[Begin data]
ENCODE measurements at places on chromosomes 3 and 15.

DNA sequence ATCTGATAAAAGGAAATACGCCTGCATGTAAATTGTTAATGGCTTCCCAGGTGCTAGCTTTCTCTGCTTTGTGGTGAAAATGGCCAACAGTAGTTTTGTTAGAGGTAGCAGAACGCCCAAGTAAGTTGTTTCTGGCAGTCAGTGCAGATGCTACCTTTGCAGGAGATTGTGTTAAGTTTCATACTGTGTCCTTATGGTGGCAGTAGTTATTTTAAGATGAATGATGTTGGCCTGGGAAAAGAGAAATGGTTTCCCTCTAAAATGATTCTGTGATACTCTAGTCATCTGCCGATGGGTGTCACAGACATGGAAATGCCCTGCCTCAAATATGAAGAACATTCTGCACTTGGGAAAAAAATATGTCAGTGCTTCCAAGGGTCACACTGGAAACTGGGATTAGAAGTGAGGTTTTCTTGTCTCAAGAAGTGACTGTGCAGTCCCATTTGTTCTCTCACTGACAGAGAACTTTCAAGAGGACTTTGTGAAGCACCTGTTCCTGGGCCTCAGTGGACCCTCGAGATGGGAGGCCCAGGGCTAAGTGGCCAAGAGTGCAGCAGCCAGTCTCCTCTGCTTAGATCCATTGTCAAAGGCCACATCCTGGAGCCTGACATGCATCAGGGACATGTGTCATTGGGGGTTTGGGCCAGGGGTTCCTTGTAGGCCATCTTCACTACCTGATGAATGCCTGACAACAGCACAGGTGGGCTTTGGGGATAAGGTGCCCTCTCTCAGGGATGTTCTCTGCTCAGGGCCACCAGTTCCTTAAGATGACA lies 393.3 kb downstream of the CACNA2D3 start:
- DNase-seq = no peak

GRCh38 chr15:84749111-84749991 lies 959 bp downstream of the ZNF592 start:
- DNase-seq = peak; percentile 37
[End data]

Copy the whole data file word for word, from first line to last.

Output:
ENCODE measurements at places on chromosomes 3 and 15.

DNA sequence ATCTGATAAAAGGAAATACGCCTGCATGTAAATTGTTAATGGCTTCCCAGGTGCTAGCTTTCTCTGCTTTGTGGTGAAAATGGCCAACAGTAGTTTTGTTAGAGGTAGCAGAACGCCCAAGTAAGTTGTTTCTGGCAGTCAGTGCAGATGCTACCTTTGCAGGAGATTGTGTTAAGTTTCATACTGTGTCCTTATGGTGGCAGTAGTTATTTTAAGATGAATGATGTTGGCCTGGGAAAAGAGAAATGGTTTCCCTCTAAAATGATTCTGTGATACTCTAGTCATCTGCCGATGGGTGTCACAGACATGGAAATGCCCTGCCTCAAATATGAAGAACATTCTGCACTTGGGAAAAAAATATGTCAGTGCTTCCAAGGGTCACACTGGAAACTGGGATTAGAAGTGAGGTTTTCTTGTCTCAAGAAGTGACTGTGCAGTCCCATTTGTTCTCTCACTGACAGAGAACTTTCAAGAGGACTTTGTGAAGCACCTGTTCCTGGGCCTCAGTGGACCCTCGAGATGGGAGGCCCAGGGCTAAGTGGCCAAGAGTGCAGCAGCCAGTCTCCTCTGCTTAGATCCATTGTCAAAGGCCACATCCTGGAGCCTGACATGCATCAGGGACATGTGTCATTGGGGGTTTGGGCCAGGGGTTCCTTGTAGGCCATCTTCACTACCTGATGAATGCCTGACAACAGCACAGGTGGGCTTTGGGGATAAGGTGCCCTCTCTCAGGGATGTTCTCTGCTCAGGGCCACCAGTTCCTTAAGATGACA lies 393.3 kb downstream of the CACNA2D3 start:
- DNase-seq = no peak

GRCh38 chr15:84749111-84749991 lies 959 bp downstream of the ZNF592 start:
- DNase-seq = peak; percentile 37